In celebration of the 85th anniversary of the United Church of Canada, Cape Breton’s United Church congregations are presenting the premier performance of an original play that celebrates its history. Love Divine and Love Less Perfect follows the personal lives of John Knox and John Wesley, founders of the Presbyterian and Methodist movements. Both are the main founding streams of the United Church.
But this play does not aim to be a staid recounting of a history book. A confrontation with a monarch, a potentially disastrous romantic setback, and the charisma and conviction of the play’s historical protagonists are all elements that make for compelling storytelling. As director Ken Chisholm commented on the characters, “Knox and Wesley have become icons of iron will, but they were as subject to misjudgment and indecision as any mortal.” The play incorporates a live choir performing some the sacred music of the period, adding a special dimension to the evening.
The play’s author Wade Reppert was inspired to write the story while reading about Wesley, a charismatic preacher with an staunch self-discipline and determination. However, upon reading further about the details of Wesley’s personal life, Reppert discovered a fascinating set of personal misjudgements and complexities that made the historical figure seem more down to earth. “The intrigue, the treachery, the betrayal, and the way he bore up under all that weight of tragedy in his personal life…he did nothing wrong on a moral level, but he did also show a great deal of lack of judgement and balance in his life.” Reppert explained, musing ”Maybe you can’t be balanced and accomplish great things.”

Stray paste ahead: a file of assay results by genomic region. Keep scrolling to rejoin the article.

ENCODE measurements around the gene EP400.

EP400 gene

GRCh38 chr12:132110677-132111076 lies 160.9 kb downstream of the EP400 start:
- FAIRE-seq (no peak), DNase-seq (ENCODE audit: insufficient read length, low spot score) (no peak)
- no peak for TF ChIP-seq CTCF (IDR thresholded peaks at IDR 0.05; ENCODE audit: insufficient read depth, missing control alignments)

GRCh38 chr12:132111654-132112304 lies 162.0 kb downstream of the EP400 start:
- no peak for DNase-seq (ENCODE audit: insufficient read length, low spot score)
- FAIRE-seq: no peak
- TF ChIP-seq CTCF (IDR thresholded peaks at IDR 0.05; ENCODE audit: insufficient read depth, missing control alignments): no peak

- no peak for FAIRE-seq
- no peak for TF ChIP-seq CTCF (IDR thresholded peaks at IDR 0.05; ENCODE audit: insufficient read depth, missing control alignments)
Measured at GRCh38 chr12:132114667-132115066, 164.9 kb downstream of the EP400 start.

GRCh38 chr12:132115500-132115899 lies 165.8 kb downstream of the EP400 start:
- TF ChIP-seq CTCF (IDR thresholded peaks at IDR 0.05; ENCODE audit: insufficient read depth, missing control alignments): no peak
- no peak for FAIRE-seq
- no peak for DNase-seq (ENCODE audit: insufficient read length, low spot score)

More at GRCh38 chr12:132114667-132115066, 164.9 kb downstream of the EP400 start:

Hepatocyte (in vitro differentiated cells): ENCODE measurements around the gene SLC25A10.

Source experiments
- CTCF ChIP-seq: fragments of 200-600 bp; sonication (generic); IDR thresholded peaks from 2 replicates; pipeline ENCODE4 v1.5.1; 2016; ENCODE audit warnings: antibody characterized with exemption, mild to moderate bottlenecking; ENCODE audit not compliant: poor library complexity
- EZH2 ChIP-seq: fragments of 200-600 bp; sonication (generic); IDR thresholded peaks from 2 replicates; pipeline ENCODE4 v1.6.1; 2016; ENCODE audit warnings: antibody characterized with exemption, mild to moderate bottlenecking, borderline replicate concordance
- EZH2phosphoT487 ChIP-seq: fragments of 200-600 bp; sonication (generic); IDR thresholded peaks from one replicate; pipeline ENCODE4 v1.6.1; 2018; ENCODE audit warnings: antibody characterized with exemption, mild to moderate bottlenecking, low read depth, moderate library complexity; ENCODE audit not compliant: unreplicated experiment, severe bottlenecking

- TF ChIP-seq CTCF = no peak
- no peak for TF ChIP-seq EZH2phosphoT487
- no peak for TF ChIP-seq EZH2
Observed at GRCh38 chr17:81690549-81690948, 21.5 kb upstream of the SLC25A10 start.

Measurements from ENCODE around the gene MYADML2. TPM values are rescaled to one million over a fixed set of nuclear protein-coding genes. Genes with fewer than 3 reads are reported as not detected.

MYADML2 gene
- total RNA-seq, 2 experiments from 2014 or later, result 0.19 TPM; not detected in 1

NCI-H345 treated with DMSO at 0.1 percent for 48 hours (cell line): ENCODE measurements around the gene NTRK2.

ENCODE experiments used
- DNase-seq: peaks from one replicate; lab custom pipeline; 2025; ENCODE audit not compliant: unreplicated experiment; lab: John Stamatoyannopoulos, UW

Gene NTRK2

The opening act of the play introduces the audience to John Knox, the other main character. He was a founder of the Presbyterian church in Scotland, known as a great reformer and leader who accomplished much good, but like Wesley, with his own set of flaws. “[Knox] was a staunch woman hater; misogynist and extremist,” explained Reppert. “He didn’t believe a woman should have any authority over a man so much as his little finger. And certainly no Queen. He called it ‘monstrous’ that any woman should be ruler. So he gave Elizabeth the I, bloody Mary, and Mary Queen of the Scots a tongue-lashing..and Mary Queen of Scots stands right up to him in the play.” Many of the play’s scenes were written with faithful attention to historical text, and Reppert identified the confrontation between Knox and the Queen to be one such scene.
Reppert also wrote the play in reflection of the past and present role of the church in society. “I’m a historian of sorts…I wanted to see if there was any way to encourage people to see some pattern in in the dynamics of people who manage to change the church onto another basis of operation entirely. John Knox did that with Presbyterianism in Scotland and john Wesley did it out of the Anglican tradition. [Wesley] emerged in the time of the industrial revolution and the misery it was causing across the British Isles. He started a new kind of reaching out to people that first caused people to scoff at him…and ended up converting nearly a half a million people whose lives were considerably improved, even materially, as a result having had that religious re-routing of their existence.”
The performances will take place at the First United Church at 105 Whitney Avenue, Sydney, on November 12 and 13 at 7:00pm. Admission is $10, and tickets will be available for purchase at the door.